CHRISTADELPHIAN RESEARCH

An exhaustive and authoritative investigation into the Christadelphians with links from their own sources as well as insights from former members. Complete examination of their history, organisation, theology, practices, and the challenges they face.

Christadelphian History

CHAPTER 4:  Formation into an Established Denomination

We have considered in the previous section something of the exegetical process that led to the potential for a denomination to arise through the teachings of John Thomas.  However he died before his beliefs were defined within a fully denominational structure.  His approach and emphasis on correct Biblical beliefs as the basis of salvation were however embraced by others.  Most significant is another man, Robert Roberts, Robert Robertswho proved to be instrumental in a creed setting process that led to the Christadelphians becoming a denomination on the basis of conformity of belief.  This process can be read from a Christadelphian perspective in “Robert Roberts, A Study of Life and Character” by Islip Collyer and in his autobiography, “My Days and My Ways”.  In many ways there are a huge number of similarities with the life of John Thomas in that it was a life of contentious debate.  This time, however, much of this debate was in order to defend the positions established by John Thomas rather than create new positions and a huge number were with people who considered themselves to be part of the Christadelphian movement.

The restructuring of loosely formed groups into defined positions was a painful and prolonged process that involved schism with the disfellowshipping of congregations and individuals who would not conform to written documents and creeds.  It also went against the reasons that John Thomas had promoted in his exhortations to those in other churches and which was the justification for the existence of the community.  Conformity of thought was to be the new guiding principle based upon the concept that in his major positions John Thomas had recovered apostolic truth.  Robert Roberts at one stage clearly stated his position that “the investigative stage was over” demonstrating the relation of John Thomas to the community as having taken the role of a prophet.  Elsewhere on this site we reprint in his own words the reasons why he believed the truth was able to be lost for nearly eighteen centuries and also why he believed John Thomas was able to find out and restore the lost apostolic faith.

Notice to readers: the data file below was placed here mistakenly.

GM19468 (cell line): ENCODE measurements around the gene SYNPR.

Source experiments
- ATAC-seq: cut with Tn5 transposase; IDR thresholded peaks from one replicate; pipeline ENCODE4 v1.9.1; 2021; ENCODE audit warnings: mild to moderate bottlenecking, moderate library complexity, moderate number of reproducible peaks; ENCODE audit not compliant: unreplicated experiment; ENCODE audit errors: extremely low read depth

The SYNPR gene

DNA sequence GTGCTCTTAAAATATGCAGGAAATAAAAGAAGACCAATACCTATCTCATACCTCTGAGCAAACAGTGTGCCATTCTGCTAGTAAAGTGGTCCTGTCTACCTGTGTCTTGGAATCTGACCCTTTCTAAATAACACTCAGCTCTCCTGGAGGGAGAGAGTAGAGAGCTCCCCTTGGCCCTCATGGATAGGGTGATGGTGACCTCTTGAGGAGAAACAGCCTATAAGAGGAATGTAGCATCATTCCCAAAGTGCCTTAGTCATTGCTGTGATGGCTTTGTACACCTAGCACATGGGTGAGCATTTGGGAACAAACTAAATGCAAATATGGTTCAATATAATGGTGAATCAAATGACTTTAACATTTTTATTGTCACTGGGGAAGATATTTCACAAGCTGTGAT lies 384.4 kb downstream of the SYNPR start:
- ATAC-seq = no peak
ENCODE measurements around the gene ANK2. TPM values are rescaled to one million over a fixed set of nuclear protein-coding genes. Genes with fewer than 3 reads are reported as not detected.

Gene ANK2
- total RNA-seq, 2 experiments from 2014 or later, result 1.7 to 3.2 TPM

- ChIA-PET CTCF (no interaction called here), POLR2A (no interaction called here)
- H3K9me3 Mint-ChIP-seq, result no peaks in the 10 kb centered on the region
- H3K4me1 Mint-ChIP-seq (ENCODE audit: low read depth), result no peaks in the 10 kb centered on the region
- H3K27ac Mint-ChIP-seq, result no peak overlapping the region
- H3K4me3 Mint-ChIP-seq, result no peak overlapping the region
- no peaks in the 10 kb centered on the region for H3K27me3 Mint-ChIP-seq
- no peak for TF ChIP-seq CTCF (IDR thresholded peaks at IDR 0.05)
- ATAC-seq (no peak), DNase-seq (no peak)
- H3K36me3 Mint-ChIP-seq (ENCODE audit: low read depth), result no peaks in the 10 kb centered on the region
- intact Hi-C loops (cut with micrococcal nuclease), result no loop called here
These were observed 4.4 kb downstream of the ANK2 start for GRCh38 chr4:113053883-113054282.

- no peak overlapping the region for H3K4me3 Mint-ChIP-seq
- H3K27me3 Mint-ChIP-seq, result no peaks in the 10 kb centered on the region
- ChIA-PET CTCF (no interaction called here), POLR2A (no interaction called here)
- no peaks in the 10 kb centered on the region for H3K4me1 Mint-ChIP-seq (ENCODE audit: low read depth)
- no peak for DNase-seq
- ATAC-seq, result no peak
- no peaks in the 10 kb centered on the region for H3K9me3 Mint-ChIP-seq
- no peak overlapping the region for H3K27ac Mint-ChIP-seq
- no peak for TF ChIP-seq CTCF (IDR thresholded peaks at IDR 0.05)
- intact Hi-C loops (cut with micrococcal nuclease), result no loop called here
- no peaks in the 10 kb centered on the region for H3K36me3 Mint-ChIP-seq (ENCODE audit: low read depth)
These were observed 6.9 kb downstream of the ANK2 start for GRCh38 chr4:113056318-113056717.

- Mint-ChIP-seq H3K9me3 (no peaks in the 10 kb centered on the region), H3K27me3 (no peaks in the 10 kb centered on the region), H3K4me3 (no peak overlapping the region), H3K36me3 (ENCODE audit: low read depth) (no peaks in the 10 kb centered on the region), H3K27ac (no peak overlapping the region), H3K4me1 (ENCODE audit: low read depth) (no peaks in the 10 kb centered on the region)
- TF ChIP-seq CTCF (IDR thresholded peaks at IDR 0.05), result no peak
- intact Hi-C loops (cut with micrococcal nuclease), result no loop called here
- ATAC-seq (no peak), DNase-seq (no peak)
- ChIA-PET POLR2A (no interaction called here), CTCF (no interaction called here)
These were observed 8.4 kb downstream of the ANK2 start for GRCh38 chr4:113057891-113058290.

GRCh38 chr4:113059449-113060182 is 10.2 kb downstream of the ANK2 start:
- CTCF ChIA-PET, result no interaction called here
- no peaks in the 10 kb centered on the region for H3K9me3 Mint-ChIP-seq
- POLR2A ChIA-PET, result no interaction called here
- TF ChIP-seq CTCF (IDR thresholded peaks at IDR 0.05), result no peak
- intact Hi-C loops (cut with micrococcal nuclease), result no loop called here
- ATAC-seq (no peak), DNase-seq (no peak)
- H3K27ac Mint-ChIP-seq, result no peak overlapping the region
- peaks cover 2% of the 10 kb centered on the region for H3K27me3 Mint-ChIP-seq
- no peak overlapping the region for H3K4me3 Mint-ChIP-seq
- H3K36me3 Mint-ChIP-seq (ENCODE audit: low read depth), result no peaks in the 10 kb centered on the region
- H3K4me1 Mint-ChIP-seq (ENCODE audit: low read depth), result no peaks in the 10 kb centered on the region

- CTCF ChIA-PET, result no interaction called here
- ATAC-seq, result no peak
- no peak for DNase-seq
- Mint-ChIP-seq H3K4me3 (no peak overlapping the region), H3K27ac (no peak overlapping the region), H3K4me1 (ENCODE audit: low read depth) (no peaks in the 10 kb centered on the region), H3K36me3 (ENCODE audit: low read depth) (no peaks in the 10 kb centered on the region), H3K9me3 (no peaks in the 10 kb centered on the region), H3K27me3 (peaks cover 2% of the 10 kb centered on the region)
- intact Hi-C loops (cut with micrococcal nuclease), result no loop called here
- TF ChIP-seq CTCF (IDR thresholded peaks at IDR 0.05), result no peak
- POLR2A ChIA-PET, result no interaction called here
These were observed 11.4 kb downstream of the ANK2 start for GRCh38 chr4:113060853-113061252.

In its initial stages the doctrinal tightening up was widely accepted, such as with groups who included those who still believed in a supernatural devil that were termed Dowieites.  However, new areas of theological disputes kept emerging and at each stage there were debates followed by divisions with new groups claiming the name “Christadelphian” and as a result many returned to their old churches.  Today these are usually more charitably termed “fellowships” than “errorists”.  The process of “protecting the truth” became involved and complex within a community without a form of central government with different congregations and members taking different stances.  The questions involved not simply doctrine, but also the form and exercising of church authority and discipline.  It also led to questions about which group was being true to the teachings of John Thomas that still prevails in the smaller groups.  This again shows that it has evolved not from the Bible alone.  The majority position today is called the Central Fellowship and it has adopted a statement called the Birmingham Amended Statement of Faith, although other groups with slightly divergent statements still exist.  Many of the issues which were divisive have been small, but important to those involved and so there are many different “fellowships” all claiming the name Christadelphian but not accepting each other as full brethren.  On a bigger scale, and in a lot of ways, it’s simply an extension of a propensity that Christianity, particularly Protestant Christianity has suffered from.  In my view I believe it shows in part the limitation of the idea of the Bible alone.